The main areas of Greek colonization were "Magna Graecia" (Southern Italy), Sicily, the Black Sea coast, the Eastern Mediterranean (Cyprus and the southern coast of Asia Minor), Cyrene, the mouth of the Nile in Egypt, and the northwestern part of the Mediterranean. These areas are grouped into three groups: western (the most active in terms of the number of colonies removed), north-eastern (the second most active), and south-eastern and southern. Sometimes it happened that colonists failed to establish a colony in the desired location, and they had to change not only the location, but also the region of the colony's withdrawal (for example, colonists from Eretria who failed to establish a colony in Kerkyra founded a colony in Thrace). In the case of enmity between metropolitan poleis, a less powerful polis could be forced to stop colonization even if there were prerequisites for it (for example, the Megarians for a long time were forced to limit themselves to removing only one colony due to the opposition of their opponents — Chalcis and Corinth). In the eighth and sixth centuries, polis that were themselves not so long ago colonies also participated in colonization, such as Miletus, which founded up to 90 colonies on the shores of the Black Sea. In addition, poleis developed during the Great Greek colonization period also participated in further colonization (for example, Akragant, founded by Gela and the colonies of Syracuse).

Divine sanction was required for any serious state enterprise, but it was especially necessary when establishing a new settlement. Residents of poleis who decided to establish a colony, as a rule, turned to the Delphic oracle, whose priests traditionally indicated the place of foundation of the future colony, or gave other (sometimes ambiguous) instructions. Thus, it is possible that the management of the direction of colonization (but not the colonization itself) was centralized.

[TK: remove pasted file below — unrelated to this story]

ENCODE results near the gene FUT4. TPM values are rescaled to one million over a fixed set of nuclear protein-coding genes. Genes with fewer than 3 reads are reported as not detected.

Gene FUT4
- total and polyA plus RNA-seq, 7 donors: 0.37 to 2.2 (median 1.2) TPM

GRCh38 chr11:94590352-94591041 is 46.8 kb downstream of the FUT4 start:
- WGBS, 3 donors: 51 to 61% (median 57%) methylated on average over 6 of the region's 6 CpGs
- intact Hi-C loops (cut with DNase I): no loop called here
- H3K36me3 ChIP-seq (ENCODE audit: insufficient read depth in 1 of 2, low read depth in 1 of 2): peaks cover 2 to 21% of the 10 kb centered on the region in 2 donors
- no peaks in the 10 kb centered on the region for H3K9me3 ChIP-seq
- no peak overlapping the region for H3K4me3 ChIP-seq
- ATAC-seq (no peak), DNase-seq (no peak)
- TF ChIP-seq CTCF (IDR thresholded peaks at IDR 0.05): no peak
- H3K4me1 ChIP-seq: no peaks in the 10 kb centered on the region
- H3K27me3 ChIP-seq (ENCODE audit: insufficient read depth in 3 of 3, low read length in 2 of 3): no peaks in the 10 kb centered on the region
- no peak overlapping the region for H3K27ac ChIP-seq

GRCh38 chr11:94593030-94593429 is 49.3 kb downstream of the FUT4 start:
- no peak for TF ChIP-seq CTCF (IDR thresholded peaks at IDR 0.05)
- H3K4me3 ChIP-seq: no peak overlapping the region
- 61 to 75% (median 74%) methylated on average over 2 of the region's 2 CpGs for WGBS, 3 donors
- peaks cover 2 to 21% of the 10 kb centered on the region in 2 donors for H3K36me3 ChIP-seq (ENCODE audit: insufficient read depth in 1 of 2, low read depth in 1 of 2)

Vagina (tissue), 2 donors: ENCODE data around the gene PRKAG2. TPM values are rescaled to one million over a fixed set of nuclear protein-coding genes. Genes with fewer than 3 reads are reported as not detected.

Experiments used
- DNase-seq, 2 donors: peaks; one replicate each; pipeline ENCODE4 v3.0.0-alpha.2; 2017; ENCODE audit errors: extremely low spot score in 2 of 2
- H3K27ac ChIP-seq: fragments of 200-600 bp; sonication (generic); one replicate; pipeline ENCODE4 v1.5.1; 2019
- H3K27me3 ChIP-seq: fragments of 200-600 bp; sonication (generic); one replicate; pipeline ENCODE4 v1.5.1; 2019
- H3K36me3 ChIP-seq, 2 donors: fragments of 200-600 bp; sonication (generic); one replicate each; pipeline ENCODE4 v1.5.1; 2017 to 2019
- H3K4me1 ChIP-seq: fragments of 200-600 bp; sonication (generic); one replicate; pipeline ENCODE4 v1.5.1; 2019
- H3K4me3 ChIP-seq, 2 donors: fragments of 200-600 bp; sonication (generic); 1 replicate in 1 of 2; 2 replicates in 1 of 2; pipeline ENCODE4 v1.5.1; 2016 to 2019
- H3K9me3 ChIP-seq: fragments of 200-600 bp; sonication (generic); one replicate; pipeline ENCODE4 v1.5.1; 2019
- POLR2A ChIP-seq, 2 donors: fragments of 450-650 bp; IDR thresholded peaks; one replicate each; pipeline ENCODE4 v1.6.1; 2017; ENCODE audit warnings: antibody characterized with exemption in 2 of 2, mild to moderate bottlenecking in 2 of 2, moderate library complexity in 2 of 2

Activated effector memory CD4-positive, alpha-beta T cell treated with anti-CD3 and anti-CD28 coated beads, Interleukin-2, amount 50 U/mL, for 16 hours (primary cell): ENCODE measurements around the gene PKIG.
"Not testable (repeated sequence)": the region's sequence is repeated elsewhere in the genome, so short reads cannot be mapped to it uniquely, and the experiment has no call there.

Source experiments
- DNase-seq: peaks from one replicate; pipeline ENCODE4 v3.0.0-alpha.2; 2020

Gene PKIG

Most of the colonists were usually impoverished and poor citizens, younger sons of families who were defeated in the political arena, as well as residents of other polis. Colonists who participated in the creation of a new colony were automatically granted land for cultivation and citizenship in the new polis. The organization of the colony's removal was carried out by the chosen person-an oikist. When the colony was founded, the fire of the sacred hearth and images of local gods were transported from the metropolis. The inhabitants of the colonies often maintained close ties with the mother country, even providing assistance if necessary. There was also a special type of colony — cleruchia, which were not at all a new independent polis, but were the possessions of the inhabitants of the polis outside its borders. Such was, for example, the colony of Athens on Salamis. Despite this, the colonies were initially derived as independent poleis, so when the interests of the mother country and the colony collided, both poleis could move from peaceful friendly and fraternal relations to open conflicts with each other, as for example happened between Corinth and Kerkyra.

The creation of numerous colonies encouraged the development of trade, to the extent that some colonies were specifically withdrawn to ensure the strategic dominance of the mother country in this area. The colonies exported grain (primarily from Magna Graecia and the Black Sea region) and copper (Cyprus) to the continental poleis, to a lesser extent — wine, that is, it was mainly raw materials. In turn, iron and iron products, as well as woolen fabrics, ceramics and other handicrafts were exported to the colonies. At first, Aegina was the leader in trade within the Greek colonies, whose inhabitants were skilled sailors, but soon it was pushed by Corinth and Chalcis, which, unlike Aegina, had a large number of colonies. Only after them, Athens took the lead in maritime trade.

Thanks to the colonies, the Greek poleis managed to eliminate the overpopulation of continental Greece, significantly increase the volume of trade and create the prerequisites for the dominance of Greek merchants in the Mediterranean, as well as expand the scope of Greek culture. It is believed that only during the colonization period, several hundred colonies were bred, the total population of which was 1.5-2 million people.

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Ancient Greece